DAVIDSON COUNTY, N.C. — A police officer in Arkansas is in stable condition after being shot during a confrontation with a man who authorities allege had kidnapped a 14-year-old girl from her Davidson County home.
The Arkansas State Police said Sunday the girl was safe and the man accused of kidnapping her appeared to have died from a self-inflicted gunshot wound after fleeing from authorities. Officials said 14-year-old Savannah Childress was brought back to Davidson County on Sunday and reunited with her family.
On Monday afternoon, Davidson County Sheriff Richie Simmons held a news conference where investigators shared more details about the case and how they were able to find the girl and her kidnapper.
Simmons said their investigation started on Feb. 11 when Childress was reported missing from her house in the Canaan Church Road area of Denton, about 60 miles north of Charlotte.
Her family reported the girl missing after she logged off of her virtual classroom through South Davidson Middle School, and her parents were alerted by the school system that she didn’t show up at the bus stop to get her younger sibling later that afternoon.
When the girl’s father got home around 4:20 p.m., he searched the house and found that his daughter was missing, deputies said.
According to Simmons, Childress used her Davidson County Schools-issued computer to talk to a man, later identified as 38-year-old William Ice from Mercer County, Pennsylvania.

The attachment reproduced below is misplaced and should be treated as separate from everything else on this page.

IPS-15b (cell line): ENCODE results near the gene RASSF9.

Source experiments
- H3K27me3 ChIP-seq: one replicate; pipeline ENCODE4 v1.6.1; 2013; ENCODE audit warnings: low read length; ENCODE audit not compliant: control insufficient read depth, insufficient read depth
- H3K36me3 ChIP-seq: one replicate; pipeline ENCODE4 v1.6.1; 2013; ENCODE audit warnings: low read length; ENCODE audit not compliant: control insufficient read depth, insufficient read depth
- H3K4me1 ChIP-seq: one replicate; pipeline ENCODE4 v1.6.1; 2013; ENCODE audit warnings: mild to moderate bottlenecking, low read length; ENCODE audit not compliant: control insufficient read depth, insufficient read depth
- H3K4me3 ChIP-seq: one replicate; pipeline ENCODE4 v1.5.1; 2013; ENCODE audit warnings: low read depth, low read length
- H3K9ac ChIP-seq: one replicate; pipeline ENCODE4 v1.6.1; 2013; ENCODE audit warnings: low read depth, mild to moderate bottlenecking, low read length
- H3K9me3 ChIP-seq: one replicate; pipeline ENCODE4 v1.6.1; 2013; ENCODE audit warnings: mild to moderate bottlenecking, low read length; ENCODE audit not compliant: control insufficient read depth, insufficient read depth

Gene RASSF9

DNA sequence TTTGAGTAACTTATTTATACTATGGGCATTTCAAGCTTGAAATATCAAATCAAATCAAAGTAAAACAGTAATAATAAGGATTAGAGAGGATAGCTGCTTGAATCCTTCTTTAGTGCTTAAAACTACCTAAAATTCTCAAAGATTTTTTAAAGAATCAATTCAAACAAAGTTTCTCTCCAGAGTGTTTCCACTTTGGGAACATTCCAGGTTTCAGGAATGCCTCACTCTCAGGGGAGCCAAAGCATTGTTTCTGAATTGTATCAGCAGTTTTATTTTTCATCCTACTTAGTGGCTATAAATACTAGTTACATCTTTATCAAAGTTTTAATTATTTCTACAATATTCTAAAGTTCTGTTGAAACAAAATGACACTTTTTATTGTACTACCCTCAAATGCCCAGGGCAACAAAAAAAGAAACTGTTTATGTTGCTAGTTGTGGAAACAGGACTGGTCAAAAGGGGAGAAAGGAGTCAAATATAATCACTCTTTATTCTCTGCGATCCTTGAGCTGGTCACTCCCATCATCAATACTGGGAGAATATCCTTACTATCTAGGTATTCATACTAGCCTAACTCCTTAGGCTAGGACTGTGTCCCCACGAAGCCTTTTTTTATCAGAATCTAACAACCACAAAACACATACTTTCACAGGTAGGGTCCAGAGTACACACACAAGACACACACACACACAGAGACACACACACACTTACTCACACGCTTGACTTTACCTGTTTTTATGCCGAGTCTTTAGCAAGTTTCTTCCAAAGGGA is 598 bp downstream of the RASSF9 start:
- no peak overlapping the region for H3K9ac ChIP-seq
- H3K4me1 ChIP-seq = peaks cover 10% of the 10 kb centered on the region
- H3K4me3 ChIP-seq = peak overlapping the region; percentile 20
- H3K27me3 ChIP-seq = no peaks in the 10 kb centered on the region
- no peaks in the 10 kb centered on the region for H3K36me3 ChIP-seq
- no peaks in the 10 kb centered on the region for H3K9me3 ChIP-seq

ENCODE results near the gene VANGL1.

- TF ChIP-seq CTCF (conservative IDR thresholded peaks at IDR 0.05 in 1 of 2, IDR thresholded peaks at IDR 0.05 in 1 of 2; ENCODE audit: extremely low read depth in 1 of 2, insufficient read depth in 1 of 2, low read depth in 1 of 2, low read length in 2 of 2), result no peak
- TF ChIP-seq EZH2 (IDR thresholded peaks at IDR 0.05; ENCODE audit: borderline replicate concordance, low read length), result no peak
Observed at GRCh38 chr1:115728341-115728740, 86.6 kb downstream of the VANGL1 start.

As the investigation continued, it was discovered that Ice was talking to several girls in Alamance County. The sheriff’s office was able to speak and interview the girls and gather information about Ice.
It was later revealed that Pennsylvania State Police issued a warrant for Ice’s arrest on Feb. 9. He was accused of sexually assaulting a teen, and state police believed he was on the run.
Deputies said Ice took Childress from her home on Feb. 11, and after identifying his red Dodge Durango, they issued arrest warrants for first-degree kidnapping and soliciting a child by computer. An Amber Alert was issued as authorities searched for the girl.
Several law enforcement agencies, including the FBI, the United States Secret Service and the North Carolina State Bureau of Investigation, gathered leads that indicated Ice was near a McDonald’s in Lonoke County, Arkansas, near Interstate 40.
The FBI, along with several Arkansas law enforcement agencies, recognized the Durango at the McDonald’s and approached it. Lonoke police officers saw two people in the SUV and ordered Ice to get out. He complied, but as he got out he fired a gun at one of the officers.
That officer, Officer Cody Carpenter was critically hurt. He was rushed to the hospital and was in stable condition Sunday.
On Monday, officials in Lonoke said Carpenter was “in good spirits given the circumstances” after the shooting. They expect him to make a full recovery.
Officials said a second officer, who was not hurt, fired back at Ice as he got back into the SUV and sped away.
(WATCH BELOW: Witness Michael Mitchell’s cell phone video of the shooting scene in Arkansas.)
An Arkansas state trooper who was in the area and heard on police radio communications that an officer was shot then spotted the Durango leaving the McDonald’s parking lot. Officials said the trooper chased the SUV until it crashed into a snowbank.
Authorities said the passenger in the Durango, Savannah Childress, was able to run to troopers and is safe.
Troopers then found Ice in the vehicle critically injured from an apparent self-inflicted gunshot wound. He was taken to the hospital where he later died.